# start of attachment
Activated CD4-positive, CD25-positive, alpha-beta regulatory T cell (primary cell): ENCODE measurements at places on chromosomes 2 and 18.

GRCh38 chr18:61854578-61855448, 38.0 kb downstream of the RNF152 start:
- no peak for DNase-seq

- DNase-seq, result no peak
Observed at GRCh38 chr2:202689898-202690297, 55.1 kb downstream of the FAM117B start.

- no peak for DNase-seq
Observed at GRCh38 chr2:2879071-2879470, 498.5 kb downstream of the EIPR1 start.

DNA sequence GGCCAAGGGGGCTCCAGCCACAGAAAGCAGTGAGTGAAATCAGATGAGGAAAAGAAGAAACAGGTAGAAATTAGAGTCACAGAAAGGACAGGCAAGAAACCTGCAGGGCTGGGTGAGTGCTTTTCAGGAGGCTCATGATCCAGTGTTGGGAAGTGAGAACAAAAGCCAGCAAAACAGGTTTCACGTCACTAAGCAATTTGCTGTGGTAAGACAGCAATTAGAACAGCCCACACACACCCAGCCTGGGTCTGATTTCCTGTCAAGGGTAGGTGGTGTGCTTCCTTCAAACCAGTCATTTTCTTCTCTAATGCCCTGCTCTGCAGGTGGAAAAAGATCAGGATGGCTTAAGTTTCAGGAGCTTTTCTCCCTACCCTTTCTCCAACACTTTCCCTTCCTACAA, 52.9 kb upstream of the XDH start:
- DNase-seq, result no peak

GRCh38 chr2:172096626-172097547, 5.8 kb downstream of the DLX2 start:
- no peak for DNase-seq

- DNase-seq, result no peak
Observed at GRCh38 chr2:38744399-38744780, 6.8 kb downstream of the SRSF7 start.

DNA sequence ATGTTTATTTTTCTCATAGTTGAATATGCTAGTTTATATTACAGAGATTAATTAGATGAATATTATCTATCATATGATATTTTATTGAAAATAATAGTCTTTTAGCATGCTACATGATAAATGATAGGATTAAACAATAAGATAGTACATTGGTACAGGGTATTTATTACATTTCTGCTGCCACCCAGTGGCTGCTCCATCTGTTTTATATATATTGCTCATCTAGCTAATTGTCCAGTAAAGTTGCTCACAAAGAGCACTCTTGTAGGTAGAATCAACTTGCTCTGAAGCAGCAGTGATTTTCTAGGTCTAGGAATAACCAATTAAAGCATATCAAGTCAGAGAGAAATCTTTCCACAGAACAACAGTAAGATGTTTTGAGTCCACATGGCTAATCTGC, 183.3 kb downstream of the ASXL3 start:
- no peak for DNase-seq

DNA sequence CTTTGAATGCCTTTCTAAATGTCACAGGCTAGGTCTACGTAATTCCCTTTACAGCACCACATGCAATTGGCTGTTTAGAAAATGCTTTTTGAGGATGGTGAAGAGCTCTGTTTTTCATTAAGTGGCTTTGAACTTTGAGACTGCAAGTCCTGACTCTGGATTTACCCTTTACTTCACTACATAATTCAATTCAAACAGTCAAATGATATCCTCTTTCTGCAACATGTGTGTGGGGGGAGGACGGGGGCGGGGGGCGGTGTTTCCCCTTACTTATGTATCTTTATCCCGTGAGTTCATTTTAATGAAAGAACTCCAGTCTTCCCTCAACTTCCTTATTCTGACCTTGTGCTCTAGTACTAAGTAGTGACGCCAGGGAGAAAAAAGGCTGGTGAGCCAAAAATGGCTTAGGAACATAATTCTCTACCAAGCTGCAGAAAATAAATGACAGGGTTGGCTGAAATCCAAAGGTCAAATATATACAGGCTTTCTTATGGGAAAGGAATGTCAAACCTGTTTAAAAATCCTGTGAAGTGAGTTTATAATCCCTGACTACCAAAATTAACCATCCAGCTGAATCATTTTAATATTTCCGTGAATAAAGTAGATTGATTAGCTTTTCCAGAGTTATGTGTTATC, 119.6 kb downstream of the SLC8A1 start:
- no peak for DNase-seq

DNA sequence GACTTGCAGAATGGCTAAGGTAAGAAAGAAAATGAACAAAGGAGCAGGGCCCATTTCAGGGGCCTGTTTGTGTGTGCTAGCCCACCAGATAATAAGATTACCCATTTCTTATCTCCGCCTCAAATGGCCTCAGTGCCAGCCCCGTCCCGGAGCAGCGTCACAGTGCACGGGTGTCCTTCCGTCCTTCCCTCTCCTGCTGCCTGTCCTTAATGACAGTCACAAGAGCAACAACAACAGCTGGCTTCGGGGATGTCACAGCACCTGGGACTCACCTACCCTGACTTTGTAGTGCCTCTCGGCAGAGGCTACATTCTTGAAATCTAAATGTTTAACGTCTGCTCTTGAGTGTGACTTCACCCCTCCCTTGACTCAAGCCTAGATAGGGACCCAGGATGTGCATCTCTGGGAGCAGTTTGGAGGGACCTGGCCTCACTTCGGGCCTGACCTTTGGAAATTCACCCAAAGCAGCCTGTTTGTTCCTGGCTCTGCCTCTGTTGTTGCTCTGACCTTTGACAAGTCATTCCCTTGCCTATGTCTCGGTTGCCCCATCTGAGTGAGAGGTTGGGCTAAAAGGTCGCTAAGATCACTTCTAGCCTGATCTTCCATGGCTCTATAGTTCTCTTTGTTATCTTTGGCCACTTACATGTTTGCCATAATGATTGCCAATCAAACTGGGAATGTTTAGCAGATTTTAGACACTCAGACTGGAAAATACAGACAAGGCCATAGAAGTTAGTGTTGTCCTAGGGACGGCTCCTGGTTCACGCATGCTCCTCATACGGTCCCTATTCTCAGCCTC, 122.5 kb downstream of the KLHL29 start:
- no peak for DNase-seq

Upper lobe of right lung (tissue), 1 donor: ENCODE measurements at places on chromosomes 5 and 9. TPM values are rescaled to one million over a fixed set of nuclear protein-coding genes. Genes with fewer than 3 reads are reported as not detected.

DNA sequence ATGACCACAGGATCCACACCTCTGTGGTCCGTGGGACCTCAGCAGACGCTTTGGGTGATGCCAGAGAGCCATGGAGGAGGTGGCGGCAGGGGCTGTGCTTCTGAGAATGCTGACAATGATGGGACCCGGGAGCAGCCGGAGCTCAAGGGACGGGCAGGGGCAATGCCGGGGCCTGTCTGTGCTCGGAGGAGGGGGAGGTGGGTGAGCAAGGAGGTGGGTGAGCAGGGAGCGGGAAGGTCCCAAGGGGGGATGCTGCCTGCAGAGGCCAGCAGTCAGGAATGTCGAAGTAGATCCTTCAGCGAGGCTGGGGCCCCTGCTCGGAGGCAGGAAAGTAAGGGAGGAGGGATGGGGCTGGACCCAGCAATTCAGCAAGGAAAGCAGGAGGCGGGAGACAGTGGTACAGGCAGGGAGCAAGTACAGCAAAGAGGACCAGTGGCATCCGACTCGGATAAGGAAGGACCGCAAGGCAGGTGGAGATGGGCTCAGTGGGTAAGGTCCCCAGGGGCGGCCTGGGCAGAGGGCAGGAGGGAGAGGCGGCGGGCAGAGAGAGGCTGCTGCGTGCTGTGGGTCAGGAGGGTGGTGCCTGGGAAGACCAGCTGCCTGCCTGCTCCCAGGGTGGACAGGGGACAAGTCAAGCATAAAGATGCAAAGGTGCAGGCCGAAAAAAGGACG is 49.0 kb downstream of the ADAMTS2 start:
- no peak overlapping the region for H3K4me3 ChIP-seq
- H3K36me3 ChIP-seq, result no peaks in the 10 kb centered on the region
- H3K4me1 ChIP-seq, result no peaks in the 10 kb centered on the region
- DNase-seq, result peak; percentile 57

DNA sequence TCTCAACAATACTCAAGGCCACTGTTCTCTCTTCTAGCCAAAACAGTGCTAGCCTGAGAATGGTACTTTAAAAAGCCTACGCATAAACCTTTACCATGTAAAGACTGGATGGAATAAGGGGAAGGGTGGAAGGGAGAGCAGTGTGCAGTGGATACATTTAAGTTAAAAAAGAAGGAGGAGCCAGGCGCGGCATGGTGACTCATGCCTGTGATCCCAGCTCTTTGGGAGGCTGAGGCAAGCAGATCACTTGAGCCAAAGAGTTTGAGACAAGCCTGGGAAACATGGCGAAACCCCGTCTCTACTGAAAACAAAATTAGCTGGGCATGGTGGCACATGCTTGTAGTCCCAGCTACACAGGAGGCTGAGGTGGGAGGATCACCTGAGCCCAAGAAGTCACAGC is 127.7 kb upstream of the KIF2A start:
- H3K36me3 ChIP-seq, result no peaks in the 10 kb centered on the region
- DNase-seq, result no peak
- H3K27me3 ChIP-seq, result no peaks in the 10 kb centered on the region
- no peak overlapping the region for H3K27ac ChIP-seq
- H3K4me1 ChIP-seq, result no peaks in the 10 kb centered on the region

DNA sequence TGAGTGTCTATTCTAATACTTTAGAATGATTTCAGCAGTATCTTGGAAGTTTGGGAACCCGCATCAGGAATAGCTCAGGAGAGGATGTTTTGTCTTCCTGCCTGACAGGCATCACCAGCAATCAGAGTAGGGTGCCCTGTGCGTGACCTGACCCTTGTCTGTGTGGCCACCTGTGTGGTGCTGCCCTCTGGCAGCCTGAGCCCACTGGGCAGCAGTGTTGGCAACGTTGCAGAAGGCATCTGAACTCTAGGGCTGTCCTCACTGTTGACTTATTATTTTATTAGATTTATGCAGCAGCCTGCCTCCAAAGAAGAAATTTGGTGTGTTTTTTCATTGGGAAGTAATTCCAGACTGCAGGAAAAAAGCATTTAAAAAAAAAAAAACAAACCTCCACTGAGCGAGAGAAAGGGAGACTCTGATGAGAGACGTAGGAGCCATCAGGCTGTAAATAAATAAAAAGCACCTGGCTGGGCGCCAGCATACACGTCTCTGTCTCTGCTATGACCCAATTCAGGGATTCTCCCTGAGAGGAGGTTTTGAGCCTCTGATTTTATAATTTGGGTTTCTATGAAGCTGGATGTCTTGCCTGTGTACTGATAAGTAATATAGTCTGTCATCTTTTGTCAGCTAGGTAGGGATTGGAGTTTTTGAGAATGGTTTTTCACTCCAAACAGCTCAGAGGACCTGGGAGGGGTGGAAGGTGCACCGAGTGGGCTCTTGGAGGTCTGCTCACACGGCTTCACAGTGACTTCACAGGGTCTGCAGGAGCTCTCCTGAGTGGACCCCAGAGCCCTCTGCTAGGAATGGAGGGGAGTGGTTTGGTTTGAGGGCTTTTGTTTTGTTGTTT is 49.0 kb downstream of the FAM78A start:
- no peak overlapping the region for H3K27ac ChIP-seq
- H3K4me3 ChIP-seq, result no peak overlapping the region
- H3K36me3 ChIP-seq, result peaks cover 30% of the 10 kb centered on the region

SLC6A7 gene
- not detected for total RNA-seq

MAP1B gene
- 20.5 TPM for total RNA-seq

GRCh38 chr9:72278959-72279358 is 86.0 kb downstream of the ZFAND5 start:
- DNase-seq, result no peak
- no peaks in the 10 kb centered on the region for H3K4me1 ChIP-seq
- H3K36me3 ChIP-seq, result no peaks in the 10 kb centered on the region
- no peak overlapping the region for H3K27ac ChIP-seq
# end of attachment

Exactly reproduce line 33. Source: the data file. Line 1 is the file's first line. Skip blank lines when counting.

- no peak overlapping the region for H3K27ac ChIP-seq